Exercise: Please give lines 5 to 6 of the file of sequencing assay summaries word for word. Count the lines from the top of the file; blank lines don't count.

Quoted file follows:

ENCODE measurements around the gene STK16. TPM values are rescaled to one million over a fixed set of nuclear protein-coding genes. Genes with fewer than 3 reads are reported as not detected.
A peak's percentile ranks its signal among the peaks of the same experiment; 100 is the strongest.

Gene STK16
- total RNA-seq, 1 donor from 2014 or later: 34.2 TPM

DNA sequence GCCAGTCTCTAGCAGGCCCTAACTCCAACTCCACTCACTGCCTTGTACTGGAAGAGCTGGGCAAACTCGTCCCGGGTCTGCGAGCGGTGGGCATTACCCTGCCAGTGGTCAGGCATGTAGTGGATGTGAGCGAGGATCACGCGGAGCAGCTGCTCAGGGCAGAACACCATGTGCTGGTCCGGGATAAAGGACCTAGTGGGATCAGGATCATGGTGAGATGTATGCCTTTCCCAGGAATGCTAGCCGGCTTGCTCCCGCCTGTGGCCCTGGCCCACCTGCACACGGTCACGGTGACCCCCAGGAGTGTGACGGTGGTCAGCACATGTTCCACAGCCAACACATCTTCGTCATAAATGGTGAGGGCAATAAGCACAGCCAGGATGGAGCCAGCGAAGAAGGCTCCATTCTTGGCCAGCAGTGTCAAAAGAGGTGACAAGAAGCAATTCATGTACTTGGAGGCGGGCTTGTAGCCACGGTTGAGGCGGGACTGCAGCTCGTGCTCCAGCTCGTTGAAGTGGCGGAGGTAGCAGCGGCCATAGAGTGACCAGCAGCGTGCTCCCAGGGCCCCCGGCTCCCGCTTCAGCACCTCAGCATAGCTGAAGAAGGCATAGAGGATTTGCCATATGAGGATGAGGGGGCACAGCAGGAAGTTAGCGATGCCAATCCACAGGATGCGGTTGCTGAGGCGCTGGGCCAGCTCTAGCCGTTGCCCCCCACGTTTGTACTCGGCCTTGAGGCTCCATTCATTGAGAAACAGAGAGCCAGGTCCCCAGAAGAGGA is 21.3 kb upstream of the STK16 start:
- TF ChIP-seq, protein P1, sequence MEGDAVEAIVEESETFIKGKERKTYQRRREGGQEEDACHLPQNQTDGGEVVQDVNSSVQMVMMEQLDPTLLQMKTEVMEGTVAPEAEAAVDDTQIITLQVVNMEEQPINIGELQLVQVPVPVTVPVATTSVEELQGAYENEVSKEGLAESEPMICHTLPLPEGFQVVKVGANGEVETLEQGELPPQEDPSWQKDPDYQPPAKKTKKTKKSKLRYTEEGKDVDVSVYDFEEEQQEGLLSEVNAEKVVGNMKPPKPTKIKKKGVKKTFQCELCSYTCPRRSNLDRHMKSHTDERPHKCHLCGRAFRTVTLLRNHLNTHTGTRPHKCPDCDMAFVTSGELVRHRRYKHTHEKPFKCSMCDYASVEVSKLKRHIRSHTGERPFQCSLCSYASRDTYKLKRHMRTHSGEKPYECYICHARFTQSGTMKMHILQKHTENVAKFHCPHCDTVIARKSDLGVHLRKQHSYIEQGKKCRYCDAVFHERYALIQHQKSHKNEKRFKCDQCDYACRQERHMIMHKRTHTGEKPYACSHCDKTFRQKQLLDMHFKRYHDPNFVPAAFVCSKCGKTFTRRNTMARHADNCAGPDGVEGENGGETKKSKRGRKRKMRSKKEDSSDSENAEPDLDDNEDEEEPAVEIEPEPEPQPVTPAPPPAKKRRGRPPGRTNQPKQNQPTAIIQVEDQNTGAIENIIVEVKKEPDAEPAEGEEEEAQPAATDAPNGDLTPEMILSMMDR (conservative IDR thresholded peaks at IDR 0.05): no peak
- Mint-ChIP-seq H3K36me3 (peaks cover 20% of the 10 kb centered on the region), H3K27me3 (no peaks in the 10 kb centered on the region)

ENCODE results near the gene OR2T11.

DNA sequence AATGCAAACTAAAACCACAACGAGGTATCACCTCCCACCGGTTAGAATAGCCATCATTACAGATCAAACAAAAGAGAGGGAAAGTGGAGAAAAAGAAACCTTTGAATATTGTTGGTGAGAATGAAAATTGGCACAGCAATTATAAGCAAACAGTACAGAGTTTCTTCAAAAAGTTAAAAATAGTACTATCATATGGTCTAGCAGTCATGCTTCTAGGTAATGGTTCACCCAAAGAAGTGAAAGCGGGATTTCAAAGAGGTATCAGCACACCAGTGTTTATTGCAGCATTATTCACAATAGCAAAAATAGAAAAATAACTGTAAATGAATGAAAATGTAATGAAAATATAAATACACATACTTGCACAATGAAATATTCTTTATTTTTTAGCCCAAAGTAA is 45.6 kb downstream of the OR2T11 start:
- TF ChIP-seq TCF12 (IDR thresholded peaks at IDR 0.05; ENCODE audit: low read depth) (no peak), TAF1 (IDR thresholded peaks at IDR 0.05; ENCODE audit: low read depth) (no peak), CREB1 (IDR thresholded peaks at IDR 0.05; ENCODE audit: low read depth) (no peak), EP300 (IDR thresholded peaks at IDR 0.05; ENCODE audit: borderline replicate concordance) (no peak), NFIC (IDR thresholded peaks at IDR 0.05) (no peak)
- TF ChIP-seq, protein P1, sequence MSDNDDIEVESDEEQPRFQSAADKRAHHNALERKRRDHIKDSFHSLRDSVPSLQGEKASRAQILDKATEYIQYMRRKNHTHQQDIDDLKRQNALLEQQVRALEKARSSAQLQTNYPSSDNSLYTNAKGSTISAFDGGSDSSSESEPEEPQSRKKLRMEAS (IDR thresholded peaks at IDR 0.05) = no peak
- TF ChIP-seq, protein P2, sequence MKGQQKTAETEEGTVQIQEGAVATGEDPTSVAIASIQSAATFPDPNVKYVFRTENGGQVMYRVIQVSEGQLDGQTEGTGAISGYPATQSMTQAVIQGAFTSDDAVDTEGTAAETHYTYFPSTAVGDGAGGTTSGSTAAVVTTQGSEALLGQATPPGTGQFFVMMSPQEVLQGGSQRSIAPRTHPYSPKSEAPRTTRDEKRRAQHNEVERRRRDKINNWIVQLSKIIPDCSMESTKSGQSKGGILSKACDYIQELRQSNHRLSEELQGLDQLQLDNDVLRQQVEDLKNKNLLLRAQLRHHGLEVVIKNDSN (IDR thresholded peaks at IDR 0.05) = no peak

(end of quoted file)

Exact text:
DNA sequence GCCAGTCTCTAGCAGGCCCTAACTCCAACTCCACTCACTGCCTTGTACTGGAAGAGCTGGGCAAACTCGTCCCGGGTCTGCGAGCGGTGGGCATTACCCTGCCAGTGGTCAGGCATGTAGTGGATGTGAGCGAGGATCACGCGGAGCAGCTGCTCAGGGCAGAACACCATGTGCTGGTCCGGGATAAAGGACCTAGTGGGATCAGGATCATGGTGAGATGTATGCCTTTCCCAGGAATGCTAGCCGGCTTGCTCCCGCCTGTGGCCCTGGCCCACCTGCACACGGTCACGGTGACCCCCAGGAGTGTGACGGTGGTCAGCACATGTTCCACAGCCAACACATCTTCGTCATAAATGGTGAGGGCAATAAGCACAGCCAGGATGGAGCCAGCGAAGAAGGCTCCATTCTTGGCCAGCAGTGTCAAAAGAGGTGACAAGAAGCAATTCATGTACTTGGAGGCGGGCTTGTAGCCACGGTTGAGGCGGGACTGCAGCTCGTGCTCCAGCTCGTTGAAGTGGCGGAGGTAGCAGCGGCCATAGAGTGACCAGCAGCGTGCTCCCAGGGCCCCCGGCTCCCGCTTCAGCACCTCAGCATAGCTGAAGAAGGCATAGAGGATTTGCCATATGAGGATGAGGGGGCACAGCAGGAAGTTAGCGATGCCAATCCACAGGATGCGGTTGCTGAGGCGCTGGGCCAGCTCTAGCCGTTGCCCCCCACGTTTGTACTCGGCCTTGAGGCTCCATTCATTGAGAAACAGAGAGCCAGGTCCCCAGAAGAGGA is 21.3 kb upstream of the STK16 start:
- TF ChIP-seq, protein P1, sequence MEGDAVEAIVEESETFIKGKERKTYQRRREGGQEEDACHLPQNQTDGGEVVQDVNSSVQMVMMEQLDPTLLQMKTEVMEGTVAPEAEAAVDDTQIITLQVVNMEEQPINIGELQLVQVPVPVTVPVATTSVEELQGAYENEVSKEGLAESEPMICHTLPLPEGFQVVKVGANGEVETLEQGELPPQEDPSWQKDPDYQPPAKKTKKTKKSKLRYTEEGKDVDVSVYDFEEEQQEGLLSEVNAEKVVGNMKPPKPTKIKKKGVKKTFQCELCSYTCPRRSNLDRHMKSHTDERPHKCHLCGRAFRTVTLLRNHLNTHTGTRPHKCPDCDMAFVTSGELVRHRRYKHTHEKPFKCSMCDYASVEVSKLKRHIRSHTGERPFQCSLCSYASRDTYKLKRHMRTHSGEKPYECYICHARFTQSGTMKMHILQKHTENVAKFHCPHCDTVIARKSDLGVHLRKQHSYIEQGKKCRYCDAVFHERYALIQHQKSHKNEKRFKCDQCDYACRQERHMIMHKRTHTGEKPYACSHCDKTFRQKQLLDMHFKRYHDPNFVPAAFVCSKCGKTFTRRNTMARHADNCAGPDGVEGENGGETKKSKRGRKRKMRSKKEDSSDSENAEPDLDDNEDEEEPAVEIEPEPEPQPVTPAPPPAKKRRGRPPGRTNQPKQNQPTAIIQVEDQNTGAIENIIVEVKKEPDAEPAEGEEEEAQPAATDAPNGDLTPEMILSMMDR (conservative IDR thresholded peaks at IDR 0.05): no peak